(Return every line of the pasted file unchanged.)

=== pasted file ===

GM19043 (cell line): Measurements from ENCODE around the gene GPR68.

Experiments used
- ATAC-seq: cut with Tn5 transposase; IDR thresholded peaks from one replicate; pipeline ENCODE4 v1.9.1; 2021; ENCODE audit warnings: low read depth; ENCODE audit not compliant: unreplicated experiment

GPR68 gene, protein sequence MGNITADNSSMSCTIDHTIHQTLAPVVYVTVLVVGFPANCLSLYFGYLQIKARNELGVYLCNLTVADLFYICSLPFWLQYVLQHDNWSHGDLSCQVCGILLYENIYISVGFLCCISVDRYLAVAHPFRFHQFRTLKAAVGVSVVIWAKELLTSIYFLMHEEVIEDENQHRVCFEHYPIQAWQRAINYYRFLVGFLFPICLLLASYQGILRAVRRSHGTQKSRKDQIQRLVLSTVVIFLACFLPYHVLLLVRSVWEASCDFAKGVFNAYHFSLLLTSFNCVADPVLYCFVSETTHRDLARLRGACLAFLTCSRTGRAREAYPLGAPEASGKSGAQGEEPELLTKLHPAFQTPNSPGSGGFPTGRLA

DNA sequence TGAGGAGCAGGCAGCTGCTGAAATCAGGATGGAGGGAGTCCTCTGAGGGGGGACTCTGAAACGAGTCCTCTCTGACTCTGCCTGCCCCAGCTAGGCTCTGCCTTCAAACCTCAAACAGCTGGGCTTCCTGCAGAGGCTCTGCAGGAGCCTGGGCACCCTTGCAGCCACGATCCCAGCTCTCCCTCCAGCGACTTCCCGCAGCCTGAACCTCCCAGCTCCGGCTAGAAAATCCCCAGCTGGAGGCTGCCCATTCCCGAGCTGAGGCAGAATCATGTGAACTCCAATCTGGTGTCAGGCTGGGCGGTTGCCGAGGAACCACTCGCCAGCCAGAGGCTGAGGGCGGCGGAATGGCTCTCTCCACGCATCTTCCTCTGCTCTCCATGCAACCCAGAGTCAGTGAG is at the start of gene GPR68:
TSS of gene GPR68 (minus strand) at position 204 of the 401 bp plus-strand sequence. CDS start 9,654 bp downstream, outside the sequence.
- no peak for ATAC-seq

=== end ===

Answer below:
GM19043 (cell line): Measurements from ENCODE around the gene GPR68.

Experiments used
- ATAC-seq: cut with Tn5 transposase; IDR thresholded peaks from one replicate; pipeline ENCODE4 v1.9.1; 2021; ENCODE audit warnings: low read depth; ENCODE audit not compliant: unreplicated experiment

GPR68 gene, protein sequence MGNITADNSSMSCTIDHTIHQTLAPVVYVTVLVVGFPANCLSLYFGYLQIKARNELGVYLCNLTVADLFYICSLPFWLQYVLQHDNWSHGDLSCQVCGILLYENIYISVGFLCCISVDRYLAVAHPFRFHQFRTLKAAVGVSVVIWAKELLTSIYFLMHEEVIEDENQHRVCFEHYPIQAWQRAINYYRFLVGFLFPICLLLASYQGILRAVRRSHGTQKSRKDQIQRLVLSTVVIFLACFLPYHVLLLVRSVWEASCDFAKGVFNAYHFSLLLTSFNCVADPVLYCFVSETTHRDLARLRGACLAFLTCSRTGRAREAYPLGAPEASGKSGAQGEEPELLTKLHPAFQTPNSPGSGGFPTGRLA

DNA sequence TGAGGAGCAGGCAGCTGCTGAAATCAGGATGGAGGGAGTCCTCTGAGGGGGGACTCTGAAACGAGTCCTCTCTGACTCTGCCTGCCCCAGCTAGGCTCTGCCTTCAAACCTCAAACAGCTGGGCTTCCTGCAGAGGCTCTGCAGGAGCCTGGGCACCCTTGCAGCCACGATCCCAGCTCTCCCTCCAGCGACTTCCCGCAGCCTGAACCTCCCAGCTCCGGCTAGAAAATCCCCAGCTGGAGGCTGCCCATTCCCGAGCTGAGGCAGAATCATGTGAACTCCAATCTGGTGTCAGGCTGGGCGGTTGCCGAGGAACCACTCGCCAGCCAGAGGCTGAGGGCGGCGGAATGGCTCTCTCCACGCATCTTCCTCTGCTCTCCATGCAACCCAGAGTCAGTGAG is at the start of gene GPR68:
TSS of gene GPR68 (minus strand) at position 204 of the 401 bp plus-strand sequence. CDS start 9,654 bp downstream, outside the sequence.
- no peak for ATAC-seq